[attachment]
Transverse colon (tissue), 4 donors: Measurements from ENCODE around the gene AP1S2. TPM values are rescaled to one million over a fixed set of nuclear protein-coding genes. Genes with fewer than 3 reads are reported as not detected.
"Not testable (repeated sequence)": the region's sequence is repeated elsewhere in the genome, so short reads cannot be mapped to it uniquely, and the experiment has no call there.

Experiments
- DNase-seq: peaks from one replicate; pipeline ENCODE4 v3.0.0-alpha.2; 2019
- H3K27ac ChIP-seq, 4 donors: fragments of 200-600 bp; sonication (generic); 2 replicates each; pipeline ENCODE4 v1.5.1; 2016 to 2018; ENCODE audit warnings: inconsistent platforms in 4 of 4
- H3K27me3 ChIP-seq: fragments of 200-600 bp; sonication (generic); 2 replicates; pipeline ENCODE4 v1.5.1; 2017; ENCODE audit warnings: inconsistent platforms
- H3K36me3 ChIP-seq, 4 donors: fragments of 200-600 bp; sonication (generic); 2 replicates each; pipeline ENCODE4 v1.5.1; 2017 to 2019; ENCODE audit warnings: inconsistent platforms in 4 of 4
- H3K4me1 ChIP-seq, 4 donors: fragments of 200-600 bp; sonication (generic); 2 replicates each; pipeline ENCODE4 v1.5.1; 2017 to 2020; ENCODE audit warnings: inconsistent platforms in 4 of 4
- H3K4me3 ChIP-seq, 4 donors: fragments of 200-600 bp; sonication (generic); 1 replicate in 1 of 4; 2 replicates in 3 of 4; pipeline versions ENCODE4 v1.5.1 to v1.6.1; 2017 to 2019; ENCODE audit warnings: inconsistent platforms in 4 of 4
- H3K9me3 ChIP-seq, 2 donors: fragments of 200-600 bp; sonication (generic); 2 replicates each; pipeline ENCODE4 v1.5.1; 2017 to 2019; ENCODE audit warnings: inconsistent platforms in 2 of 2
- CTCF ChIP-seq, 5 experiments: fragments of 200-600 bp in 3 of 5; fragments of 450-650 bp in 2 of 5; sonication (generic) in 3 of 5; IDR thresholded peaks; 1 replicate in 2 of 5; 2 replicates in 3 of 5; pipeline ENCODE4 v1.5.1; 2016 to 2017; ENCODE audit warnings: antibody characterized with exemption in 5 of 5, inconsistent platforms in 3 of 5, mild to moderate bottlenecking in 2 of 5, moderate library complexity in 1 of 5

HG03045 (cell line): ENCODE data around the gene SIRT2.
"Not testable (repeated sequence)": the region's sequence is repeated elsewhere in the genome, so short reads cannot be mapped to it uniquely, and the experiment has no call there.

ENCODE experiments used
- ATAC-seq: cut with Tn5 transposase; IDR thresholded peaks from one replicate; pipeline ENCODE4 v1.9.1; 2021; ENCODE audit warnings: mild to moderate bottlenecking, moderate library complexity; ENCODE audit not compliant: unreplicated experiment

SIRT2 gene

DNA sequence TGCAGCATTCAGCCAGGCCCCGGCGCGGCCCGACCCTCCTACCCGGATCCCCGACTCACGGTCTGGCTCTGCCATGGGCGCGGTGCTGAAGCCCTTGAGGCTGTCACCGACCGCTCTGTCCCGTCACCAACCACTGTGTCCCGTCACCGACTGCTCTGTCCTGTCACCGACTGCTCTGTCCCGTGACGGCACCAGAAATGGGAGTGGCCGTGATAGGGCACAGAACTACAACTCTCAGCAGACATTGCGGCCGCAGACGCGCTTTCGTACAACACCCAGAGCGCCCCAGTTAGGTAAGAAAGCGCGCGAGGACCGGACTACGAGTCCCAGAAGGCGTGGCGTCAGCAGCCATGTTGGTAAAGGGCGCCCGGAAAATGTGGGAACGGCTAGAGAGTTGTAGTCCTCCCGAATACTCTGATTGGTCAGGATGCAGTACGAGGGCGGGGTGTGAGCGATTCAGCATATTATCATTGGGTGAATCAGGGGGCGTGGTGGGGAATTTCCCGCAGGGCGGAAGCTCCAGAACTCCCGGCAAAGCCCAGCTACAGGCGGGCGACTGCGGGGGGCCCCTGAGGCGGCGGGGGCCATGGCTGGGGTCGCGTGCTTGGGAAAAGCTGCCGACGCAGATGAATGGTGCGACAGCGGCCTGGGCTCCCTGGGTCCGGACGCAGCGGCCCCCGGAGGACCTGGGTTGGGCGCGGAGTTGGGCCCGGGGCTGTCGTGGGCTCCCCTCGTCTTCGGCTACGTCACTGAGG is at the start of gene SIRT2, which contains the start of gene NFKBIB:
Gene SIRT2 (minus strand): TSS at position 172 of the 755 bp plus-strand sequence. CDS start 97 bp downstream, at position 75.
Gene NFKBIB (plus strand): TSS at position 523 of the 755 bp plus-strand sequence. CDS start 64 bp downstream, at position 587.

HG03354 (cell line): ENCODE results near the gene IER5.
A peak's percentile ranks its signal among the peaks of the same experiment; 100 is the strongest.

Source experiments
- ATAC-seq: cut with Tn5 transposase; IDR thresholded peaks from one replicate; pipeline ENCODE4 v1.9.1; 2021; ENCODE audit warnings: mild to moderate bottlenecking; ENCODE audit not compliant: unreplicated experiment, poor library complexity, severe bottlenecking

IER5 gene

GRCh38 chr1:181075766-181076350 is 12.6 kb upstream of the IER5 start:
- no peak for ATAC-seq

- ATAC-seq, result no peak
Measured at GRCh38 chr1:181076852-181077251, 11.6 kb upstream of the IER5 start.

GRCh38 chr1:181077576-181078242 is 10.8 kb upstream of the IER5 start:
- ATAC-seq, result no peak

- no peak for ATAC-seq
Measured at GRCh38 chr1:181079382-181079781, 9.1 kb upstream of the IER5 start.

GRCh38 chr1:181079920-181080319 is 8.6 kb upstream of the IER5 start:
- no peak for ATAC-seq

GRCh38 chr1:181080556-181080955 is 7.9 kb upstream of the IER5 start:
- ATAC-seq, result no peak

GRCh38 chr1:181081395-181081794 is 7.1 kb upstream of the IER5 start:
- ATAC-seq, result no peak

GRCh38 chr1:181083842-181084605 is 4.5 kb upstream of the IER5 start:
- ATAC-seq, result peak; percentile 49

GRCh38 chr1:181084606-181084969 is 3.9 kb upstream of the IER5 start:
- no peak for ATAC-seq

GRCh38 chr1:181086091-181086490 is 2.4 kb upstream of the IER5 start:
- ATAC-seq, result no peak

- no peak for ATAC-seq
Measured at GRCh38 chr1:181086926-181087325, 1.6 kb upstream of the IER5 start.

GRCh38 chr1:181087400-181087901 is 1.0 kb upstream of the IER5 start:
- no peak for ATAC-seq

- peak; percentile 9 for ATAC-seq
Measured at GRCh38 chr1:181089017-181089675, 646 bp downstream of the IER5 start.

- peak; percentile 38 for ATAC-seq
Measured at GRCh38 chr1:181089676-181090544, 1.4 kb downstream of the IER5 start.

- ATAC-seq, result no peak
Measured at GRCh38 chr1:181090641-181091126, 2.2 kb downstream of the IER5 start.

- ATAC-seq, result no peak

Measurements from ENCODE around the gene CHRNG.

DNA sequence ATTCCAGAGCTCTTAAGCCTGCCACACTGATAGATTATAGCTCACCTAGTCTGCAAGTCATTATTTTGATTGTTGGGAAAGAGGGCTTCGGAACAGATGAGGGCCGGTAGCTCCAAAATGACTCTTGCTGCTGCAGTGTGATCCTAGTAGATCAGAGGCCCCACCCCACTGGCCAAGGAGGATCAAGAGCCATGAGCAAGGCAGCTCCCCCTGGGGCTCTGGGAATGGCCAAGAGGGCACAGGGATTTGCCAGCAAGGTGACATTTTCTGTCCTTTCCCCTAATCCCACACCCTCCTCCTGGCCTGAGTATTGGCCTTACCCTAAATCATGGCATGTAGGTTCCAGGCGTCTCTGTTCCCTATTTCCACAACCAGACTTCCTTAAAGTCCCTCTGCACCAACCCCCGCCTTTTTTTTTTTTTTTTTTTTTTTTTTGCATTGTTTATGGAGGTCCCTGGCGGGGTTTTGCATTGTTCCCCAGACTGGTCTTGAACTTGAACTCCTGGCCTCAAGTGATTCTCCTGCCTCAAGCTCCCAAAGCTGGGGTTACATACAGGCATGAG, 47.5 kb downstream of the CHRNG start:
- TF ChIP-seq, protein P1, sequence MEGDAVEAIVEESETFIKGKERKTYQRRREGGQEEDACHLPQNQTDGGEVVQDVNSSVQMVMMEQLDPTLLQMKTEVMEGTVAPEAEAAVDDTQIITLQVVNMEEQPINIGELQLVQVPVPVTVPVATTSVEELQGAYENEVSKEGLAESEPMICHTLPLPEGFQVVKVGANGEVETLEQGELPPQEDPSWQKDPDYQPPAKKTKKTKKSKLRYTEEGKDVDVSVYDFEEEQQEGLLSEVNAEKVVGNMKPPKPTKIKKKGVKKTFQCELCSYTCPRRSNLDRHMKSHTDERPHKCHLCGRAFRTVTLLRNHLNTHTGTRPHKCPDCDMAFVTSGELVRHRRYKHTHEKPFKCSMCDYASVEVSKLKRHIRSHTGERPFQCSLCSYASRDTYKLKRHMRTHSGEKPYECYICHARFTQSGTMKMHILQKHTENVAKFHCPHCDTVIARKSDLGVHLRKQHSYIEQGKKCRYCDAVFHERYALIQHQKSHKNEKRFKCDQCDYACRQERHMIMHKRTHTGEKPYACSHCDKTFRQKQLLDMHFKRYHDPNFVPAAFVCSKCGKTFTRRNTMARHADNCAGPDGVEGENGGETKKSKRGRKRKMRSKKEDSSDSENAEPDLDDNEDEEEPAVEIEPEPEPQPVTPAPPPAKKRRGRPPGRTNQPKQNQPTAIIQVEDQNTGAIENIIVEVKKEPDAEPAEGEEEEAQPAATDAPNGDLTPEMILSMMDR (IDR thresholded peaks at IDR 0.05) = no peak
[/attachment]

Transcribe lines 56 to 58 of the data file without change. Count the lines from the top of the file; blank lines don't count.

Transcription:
Measurements from ENCODE around the gene CHRNG.

DNA sequence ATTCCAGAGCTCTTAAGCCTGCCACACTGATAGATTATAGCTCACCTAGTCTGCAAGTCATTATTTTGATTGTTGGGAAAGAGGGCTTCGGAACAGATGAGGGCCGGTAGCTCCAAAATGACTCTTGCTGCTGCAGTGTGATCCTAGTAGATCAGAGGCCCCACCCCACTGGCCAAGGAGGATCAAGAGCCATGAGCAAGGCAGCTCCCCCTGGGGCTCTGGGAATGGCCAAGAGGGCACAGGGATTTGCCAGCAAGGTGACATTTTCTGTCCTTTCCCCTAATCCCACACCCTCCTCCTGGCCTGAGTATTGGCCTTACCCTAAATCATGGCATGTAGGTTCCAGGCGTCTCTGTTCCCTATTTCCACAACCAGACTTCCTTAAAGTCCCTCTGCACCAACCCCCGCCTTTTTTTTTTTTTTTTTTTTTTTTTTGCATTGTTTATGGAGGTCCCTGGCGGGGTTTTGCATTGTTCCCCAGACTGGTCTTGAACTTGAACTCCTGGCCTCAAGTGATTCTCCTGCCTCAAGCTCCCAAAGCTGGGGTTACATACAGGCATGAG, 47.5 kb downstream of the CHRNG start:
- TF ChIP-seq, protein P1, sequence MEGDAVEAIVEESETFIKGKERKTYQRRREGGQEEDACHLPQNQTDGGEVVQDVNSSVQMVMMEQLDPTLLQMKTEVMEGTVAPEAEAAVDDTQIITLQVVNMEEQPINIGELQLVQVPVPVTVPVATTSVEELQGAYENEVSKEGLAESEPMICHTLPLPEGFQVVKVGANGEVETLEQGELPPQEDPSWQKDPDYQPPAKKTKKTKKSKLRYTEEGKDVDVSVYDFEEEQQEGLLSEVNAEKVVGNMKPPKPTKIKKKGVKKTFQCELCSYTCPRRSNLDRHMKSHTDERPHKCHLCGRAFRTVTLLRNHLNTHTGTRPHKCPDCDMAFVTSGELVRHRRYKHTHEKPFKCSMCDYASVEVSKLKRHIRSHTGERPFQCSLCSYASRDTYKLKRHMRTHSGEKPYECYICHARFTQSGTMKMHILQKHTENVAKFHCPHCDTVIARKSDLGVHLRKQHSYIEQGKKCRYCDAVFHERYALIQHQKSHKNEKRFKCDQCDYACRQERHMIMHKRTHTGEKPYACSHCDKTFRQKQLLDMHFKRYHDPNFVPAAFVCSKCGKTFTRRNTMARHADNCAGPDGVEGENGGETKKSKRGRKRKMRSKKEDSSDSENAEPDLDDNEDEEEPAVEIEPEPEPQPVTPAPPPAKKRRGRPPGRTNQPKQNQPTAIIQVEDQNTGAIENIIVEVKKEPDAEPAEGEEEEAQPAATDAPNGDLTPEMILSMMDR (IDR thresholded peaks at IDR 0.05) = no peak